Her sleek, hard-edged sculptures reflect Rosetta's life-long love of creating in three dimensions, a passionate pursuit of excellence, inspiration from the concepts of power, nobility and beauty in nature, and the ability to capture the fluid life force of her animal subjects.

A fellow of the National Sculpture Society and member of the Society of Animal Artists, the Northwest Rendezvous Group and American Women Artists, Rosetta has won awards from these organizations as well as from the Allied Artists of America, Bennington Center for the Arts, Pen & Brush, Inc. and the Bosque Conservatory Art Council, among others.

Exhibitions include solo shows at the Brevard Museum of Art and Science in Melbourne, FL, Indiana University, Southwestern Michigan College, Southern Oregon State College and Gallery Americana in Carmel, CA, and group shows at Brookgreen Gardens, Meguro Museum of Art in Tokyo, The Smithsonian Institution, National Academy of Design, National Museum of Wildlife Art, North American Sculpture Exhibition, Leigh Yawkey Woodson Art Museum, California Museum of Art, J.N. Bartfield Gallery in NYC, Albuquerque Museum of Art and "Feline Fine" traveling exhibition.

Commissions include the Lincoln Park Zoo in Chicago, Leigh Yawkey Woodson Art Museum in WI, Brookgreen Gardens in SC, MGM Grand Hotel in Las Vegas, Hewlett-Packard, Chapman University in CA, Florida Institute of Technology, ArtWorks in Dubai (United Arab Emirates), The Shops at Walnut Creek (shopping center) in Westminster, CO and the cities of Steamboat Springs, CO, Loveland, CO, Lakewood, CO, and Dowagiac, MI.

Support for Conservation: 

Rosetta is a passionate artist and conservationist who has donated her sculptures in support of various conservation organizations including the African Wildlife Foundation, the Cheetah Conservation Fund, Rare Species Conservation Foundation, Felidae Fund and the private wildlife preserve, Shambala, along with local animal rescue organizations, for the purpose of fundraising. Further, Rosetta often donates financially to many conservation and wildlife organizations under her married name, Jan Schockner.

The November 2015 issue of World Wildlife ran a profile of Rosetta's support for that organization:

"Jan Rosetta Schockner can’t recall exactly where or when her love for animals started, but she’s made them her life’s work. An accomplished artist who works under the name Rosetta, Jan specializes in bronze wildlife sculptures and has taken several trips to Africa to see the animals she loves in the wild. She supports several organizations, including WWF, and has further committed herself to conserving animals and their habitats by joining WWF’s Legacy Circle—a group of people who help protect the future of nature by including WWF in their estate plans.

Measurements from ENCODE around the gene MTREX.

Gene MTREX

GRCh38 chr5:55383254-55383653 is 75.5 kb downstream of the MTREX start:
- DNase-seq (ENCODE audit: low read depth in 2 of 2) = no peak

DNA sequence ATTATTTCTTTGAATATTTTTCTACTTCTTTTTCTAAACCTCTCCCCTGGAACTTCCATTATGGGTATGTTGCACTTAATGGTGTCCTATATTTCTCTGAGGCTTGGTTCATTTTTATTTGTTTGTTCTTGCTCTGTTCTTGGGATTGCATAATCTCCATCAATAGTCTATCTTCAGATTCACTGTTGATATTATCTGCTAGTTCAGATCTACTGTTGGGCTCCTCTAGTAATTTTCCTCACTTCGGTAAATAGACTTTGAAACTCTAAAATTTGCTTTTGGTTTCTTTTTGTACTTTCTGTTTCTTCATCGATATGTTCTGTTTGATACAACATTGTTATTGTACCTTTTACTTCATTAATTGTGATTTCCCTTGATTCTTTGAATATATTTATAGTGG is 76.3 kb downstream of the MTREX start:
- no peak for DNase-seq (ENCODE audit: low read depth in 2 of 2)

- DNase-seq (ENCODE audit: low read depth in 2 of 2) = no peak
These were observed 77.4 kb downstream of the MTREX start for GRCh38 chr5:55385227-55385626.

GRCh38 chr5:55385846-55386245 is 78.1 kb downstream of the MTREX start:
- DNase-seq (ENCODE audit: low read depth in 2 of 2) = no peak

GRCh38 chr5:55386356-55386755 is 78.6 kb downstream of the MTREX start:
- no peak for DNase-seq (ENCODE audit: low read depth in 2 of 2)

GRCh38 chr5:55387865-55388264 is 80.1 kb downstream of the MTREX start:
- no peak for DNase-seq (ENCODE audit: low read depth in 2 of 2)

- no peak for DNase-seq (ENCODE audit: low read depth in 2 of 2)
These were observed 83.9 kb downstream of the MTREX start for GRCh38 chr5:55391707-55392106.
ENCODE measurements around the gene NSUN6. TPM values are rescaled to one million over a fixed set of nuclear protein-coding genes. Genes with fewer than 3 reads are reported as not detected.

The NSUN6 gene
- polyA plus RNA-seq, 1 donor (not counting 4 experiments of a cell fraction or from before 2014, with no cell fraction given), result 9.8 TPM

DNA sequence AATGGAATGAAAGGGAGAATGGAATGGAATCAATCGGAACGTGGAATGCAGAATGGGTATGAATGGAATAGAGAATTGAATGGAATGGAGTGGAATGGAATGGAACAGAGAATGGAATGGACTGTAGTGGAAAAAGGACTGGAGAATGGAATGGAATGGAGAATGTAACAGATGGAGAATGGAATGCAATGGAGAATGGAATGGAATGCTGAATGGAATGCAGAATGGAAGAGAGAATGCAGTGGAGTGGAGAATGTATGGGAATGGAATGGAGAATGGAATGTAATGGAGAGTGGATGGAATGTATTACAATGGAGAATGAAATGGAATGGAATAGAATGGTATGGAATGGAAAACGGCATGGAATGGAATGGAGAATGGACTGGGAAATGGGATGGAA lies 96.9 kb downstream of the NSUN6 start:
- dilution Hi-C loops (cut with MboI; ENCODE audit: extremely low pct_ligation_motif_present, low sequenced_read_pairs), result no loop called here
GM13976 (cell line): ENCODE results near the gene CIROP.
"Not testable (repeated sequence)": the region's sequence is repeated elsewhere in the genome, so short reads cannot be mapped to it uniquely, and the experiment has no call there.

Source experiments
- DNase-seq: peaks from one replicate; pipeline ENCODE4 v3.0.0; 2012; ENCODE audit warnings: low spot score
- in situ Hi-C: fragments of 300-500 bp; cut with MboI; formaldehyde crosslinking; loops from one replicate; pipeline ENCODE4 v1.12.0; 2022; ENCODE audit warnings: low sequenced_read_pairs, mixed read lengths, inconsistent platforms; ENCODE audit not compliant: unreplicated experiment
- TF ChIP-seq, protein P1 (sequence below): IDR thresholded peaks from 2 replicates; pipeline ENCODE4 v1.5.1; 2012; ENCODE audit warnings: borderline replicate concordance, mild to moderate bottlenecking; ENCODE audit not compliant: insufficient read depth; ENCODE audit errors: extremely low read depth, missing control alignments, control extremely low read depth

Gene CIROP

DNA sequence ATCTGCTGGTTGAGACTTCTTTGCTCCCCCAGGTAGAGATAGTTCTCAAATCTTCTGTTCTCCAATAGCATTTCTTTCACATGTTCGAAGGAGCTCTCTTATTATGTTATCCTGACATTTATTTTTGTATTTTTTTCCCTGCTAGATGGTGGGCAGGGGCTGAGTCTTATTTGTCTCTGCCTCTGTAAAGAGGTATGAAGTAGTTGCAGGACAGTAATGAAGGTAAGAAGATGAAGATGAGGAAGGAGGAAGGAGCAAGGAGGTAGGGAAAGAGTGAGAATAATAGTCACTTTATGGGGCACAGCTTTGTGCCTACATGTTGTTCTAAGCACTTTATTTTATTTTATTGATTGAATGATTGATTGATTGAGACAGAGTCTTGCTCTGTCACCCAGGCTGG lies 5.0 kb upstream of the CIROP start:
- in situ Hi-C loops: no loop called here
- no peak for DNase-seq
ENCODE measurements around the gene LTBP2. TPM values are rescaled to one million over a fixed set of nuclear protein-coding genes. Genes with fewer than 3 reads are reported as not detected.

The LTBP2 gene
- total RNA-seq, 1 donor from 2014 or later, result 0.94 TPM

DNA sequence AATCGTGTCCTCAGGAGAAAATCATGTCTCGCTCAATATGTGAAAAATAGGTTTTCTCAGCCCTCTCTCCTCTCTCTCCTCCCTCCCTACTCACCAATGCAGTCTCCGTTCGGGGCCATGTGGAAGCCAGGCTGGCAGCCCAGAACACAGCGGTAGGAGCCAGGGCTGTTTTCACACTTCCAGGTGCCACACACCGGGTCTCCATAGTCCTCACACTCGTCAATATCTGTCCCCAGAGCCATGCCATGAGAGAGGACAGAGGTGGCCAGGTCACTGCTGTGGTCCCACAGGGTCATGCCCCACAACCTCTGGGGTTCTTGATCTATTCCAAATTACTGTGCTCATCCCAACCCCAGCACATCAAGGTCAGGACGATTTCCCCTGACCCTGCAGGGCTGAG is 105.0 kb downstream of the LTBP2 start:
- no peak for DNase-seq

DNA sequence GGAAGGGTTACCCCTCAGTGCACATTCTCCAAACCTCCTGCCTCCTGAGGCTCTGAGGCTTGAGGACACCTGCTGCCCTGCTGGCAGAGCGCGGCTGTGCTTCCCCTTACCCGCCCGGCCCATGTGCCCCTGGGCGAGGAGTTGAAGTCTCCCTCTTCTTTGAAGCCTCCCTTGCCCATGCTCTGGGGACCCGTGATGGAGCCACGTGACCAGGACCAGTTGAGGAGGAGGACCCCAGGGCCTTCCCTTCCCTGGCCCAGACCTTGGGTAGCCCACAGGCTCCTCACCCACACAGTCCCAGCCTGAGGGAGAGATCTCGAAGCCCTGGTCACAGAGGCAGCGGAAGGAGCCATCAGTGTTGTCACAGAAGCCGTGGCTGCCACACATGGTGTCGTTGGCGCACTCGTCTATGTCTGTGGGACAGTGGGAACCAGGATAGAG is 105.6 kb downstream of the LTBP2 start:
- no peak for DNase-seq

What is it about animals that inspires your work?
In 1984, I did my first animal sculpture, a seated cheetah. I started studying and learning about the various animals I was interested in, mostly big cats. And I realized that so many people had misinformed perceptions of these majestic animals. My sculptures allow me to change those perceptions and show lions, cheetahs, wolves, and other wildlife for the beautiful, powerful, sentient and innocent animals they are. As predators, they do what they need to do—to survive. For the balance of nature. They are truly fascinating creatures. The juxtaposition of their beauty and ferocity captivates me.

You’ve been to Africa five times since 2000. Do you have a favorite memory from the time you’ve spent there?
I have a special place in my heart for cheetahs. During our most recent trip, we were out with a guide in Tanzania on the Serengeti and spotted a mother cheetah with her three cubs. I’d seen cheetahs before but this time was different. As we watched, the mother got up, walked to an old termite mound and jumped up on top to survey the landscape. Her cubs followed, climbing all over her and each other. She was working surrounded by her children who were only interested in play time. It was a magical moment that affected me and my work. So much so that I preserved the experience in a sculpture called ‘Single Mom.’ 

Why is supporting WWF important to you?
I’m grateful that organizations like WWF are out there fighting the good fight. Supporting WWF is one way I participate in the very important work that has to be done to protect these animals and their habitat. I hope that my sculptures help in some way too. I make each sculpture in the hopes that it serves as an inspiration for others to cherish these creatures as I do."

Special Achievements: 

2016 - NWR "President's Choice Award" for "Breaking Trail"
Three years after their last show in Montana, on August 5th the Northwest Rendezvous Group had a reunion in Big Horn WY for their new “Bighorn Rendezvous” show and sale at the Brinton Museum’s impressive and beautiful new Art Museum building. Rosetta was honored to receive the “President’s Choice Award” for sculpture, selected by the president of the NWR and the Director of the Museum, for her “Breaking Trail” running wolf sculpture. The honor topped off a very successful show and sale, “quick draw” and auction which generated hopes for a long, ongoing relationship with the very professional and welcoming staff at the beautiful Brinton Museum for future “Bighorn Rendezvous”.